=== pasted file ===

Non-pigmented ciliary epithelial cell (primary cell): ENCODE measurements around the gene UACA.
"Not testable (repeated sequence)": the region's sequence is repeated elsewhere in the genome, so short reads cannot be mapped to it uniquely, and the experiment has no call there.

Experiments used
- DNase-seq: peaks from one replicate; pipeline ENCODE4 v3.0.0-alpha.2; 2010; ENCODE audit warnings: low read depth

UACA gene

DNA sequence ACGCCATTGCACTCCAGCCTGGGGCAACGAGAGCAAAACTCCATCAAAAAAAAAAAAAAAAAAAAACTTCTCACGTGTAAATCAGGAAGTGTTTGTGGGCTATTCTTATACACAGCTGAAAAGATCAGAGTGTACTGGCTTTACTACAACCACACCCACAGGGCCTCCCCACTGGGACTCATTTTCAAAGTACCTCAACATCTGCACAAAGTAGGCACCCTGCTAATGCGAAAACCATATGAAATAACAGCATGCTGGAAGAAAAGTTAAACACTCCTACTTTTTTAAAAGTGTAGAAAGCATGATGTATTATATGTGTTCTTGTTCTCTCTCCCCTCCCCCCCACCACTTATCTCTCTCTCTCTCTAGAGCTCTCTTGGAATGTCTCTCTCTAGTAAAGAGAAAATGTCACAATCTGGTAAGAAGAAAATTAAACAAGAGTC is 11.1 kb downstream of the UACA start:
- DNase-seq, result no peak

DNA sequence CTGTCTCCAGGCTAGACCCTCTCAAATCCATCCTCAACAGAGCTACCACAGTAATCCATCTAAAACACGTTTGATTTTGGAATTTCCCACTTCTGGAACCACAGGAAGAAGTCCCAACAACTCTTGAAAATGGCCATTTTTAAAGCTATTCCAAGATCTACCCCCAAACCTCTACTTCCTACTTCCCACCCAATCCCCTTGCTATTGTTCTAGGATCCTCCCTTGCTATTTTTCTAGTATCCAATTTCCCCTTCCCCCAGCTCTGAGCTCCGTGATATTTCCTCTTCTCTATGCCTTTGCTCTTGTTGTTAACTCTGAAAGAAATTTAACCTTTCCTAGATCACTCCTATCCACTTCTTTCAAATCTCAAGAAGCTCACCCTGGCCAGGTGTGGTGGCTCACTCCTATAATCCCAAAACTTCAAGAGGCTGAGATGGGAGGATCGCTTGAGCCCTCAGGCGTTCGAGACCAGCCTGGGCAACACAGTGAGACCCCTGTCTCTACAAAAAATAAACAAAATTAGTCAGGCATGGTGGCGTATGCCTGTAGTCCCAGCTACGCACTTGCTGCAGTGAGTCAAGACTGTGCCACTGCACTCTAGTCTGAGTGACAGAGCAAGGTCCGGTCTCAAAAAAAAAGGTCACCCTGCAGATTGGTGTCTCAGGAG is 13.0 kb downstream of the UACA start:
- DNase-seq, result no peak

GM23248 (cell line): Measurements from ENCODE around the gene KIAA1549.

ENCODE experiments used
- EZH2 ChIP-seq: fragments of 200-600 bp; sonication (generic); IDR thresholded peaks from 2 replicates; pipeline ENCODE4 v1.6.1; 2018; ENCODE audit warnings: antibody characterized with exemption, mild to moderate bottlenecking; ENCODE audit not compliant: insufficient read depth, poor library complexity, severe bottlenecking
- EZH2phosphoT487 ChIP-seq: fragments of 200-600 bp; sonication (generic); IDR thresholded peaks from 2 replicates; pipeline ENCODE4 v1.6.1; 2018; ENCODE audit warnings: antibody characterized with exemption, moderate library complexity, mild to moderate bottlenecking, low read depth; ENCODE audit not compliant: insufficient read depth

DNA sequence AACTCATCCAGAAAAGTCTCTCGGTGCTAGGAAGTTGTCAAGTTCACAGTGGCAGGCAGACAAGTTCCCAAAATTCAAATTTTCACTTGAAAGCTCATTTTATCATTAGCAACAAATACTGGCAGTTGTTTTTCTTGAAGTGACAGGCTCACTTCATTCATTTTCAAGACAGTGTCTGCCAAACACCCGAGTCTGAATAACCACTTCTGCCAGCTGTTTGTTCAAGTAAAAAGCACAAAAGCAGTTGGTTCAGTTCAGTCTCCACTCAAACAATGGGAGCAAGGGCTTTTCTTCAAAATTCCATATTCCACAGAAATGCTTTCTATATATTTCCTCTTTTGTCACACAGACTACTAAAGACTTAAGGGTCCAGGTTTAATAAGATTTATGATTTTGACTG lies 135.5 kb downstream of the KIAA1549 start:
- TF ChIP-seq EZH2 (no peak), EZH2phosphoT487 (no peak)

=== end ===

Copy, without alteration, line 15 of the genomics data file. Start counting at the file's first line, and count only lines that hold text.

- TF ChIP-seq EZH2 (no peak), EZH2phosphoT487 (no peak)